Terry Jordan, the final candidate to file for the city council race at last week’s deadline, says she doesn’t have a platform of civic issues guiding her campaign. However, she does have some general goals, such as bridging some of the divisiveness seen at recent council meetings.Terry Jordan

“I feel like I’m really good at listening to all sides of a situation, and I don’t have a specific agenda,” she said during an interview last week. “I think I’m good at pulling everything together and then deciding from my heart, as opposed to who I like or who likes me.”

“I want to maintain (the city’s) livability,” Jordan added, noting she also wants to build “good government.” She said she would do that by collecting as much information as she could and avoiding aligning herself with others.

“I love that this is a nonpartisan position.”

Jordan has a Reiki business and is a Reiki teacher and massage therapist. She also teaches martial arts, teaches a preschool class at Village Home Education Resource Center in Beaverton and organizes a local storytelling festival. She lives in the Marylhurst area with her husband, Bob, and their son.

Jordan has served on boards for various organizations, including the board of trustees for the Leukemia and Lymphoma Society and the board of the Portland Storytellers’ Guild. She has a degree in education from Northeastern University in Boston and a background in nursing.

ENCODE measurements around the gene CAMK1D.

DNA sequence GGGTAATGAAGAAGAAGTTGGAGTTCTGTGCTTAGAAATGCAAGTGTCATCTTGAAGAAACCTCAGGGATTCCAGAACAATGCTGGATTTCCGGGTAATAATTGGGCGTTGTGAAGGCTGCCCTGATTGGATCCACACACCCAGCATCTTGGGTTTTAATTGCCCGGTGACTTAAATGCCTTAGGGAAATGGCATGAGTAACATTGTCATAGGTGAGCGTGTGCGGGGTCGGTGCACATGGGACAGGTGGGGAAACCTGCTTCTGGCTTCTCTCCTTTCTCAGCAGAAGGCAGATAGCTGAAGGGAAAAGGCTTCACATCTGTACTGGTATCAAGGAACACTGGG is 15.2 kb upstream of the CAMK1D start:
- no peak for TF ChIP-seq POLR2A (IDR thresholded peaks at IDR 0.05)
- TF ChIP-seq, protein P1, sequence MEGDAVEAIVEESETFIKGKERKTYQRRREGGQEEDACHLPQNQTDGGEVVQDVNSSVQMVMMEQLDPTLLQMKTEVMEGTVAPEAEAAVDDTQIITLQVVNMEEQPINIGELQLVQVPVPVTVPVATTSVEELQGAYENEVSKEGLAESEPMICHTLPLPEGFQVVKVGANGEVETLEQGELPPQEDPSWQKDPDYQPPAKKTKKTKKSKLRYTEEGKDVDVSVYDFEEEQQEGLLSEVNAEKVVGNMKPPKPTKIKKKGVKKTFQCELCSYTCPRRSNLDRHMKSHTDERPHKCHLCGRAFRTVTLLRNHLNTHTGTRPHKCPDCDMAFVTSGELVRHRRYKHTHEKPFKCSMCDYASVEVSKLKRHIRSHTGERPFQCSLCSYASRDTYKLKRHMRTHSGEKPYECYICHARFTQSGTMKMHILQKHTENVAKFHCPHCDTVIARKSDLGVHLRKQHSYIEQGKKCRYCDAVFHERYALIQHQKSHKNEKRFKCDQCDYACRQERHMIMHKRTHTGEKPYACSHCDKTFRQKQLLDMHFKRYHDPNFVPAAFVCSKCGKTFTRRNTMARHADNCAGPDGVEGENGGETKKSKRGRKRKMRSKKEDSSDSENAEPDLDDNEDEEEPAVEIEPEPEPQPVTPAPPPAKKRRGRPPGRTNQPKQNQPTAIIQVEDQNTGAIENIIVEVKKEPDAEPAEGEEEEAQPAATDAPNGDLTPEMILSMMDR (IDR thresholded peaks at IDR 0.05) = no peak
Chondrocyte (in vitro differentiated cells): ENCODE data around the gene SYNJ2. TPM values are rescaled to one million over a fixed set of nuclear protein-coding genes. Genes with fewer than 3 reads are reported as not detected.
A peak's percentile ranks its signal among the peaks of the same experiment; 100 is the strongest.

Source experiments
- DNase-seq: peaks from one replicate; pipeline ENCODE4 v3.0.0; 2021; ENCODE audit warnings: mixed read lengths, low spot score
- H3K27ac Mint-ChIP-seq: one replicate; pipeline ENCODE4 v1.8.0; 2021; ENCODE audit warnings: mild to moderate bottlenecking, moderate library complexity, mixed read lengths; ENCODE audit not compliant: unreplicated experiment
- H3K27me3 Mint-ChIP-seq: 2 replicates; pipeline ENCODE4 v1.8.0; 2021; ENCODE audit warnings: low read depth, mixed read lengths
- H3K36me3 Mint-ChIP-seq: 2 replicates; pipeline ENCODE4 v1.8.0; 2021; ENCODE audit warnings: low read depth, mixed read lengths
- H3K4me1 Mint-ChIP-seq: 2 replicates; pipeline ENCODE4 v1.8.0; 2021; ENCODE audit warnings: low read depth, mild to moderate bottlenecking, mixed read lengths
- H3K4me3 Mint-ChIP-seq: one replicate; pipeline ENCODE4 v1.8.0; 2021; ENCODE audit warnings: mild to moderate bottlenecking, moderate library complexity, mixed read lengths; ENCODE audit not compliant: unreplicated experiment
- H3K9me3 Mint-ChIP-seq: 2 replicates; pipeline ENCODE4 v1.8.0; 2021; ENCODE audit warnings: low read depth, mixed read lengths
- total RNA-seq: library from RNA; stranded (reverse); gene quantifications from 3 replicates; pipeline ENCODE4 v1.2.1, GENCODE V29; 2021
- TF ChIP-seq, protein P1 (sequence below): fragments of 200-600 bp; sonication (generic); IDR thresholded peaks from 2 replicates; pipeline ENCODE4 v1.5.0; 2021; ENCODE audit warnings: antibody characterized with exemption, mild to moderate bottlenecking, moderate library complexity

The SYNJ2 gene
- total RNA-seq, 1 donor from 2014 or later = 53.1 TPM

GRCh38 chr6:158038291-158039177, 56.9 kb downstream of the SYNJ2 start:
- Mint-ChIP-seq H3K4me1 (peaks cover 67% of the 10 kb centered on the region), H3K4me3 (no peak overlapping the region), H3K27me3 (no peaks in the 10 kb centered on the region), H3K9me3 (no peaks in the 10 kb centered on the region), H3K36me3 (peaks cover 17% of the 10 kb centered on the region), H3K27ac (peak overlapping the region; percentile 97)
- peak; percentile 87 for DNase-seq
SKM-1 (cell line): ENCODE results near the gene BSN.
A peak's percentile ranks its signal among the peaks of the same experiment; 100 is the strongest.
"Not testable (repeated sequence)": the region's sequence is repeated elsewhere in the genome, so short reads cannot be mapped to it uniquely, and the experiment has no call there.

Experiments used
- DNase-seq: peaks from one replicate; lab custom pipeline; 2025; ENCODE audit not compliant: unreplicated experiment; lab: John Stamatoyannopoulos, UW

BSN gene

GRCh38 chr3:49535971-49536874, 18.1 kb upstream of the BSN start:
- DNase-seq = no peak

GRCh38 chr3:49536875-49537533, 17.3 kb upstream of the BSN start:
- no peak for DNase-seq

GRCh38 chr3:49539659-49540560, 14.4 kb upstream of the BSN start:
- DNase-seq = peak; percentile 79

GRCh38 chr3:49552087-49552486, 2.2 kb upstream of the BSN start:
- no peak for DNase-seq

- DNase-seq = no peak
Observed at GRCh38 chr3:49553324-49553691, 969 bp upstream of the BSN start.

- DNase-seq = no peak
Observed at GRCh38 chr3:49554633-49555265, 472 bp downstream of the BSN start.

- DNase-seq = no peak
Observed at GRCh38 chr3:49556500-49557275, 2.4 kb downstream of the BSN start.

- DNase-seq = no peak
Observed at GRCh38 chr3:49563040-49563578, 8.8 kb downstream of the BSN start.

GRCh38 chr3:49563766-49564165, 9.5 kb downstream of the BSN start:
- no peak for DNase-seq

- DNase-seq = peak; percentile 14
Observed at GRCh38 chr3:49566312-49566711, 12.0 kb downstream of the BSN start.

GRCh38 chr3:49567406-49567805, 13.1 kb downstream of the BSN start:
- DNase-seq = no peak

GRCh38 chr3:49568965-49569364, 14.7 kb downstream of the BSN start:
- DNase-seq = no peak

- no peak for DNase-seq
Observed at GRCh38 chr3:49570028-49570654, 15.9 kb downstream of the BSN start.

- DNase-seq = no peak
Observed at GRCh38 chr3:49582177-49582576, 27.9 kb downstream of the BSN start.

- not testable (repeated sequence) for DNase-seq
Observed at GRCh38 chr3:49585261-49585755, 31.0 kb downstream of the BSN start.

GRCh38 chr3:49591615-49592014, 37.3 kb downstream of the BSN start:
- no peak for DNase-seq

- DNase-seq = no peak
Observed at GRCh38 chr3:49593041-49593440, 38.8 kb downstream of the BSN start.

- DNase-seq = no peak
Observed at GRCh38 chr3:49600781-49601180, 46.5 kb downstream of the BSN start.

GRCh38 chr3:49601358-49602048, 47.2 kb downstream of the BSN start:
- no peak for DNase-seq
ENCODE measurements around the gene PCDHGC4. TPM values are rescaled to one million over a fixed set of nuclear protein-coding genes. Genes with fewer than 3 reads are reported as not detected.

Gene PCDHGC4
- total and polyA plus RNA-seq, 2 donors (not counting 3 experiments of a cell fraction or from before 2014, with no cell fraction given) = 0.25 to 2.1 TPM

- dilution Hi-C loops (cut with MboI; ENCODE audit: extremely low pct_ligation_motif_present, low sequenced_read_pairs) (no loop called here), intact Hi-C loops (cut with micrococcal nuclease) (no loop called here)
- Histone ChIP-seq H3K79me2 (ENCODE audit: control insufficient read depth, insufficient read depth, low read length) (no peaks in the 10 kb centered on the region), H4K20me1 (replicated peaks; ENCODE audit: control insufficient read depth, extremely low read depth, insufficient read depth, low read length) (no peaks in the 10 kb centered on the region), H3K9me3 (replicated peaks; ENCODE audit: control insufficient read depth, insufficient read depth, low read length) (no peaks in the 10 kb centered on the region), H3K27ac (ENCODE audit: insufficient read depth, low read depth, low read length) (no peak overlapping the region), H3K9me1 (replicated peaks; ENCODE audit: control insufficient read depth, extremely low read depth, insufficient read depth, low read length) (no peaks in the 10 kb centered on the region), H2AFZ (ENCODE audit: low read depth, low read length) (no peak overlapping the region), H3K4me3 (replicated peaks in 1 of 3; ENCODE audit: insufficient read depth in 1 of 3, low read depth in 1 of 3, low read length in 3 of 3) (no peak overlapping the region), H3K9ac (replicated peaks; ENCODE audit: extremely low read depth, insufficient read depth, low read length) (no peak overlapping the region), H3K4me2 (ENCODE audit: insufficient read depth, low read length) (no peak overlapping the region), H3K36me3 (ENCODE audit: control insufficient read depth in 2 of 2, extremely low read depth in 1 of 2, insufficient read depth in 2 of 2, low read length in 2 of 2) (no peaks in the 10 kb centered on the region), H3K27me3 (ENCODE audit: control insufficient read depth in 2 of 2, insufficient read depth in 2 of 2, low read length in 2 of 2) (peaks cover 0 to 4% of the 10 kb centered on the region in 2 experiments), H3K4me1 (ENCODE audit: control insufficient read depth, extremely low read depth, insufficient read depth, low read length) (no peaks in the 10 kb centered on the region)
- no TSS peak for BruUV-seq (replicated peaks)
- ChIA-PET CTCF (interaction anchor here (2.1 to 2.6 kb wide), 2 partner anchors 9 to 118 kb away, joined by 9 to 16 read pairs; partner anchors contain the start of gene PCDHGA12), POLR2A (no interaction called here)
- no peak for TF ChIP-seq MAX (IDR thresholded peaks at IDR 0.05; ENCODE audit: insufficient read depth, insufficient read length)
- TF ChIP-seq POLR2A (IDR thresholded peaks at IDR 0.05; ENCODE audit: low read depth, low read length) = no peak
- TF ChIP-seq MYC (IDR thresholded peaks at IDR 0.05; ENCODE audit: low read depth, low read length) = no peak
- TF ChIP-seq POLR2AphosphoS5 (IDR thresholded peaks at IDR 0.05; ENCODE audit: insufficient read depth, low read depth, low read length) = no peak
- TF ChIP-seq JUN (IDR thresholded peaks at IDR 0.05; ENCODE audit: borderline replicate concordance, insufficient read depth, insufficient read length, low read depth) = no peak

For now, Jordan said, she’s working to learn as much as she can about various city issues. She toured city facilities last week and was amazed by the lack of space available for the city’s public works vehicles; problems at city hall — “They can’t nail anything into the walls because of mold concerns,” she noted; and how much drinking water is processed at the water treatment plant.

In the coming weeks, Jordan said she hopes to “talk and listen to the neighbors and all of the folks who have issues in the city and, again, to get as much information as I can.”

Jordan is one of six people who filed to run for three city councilor seats in November. In addition, two will face off for the mayor’s position. The city’s six councilors serve four-year terms and are elected at-large, with those receiving the most votes winning vacant seats. The mayor also serves a four-year term.

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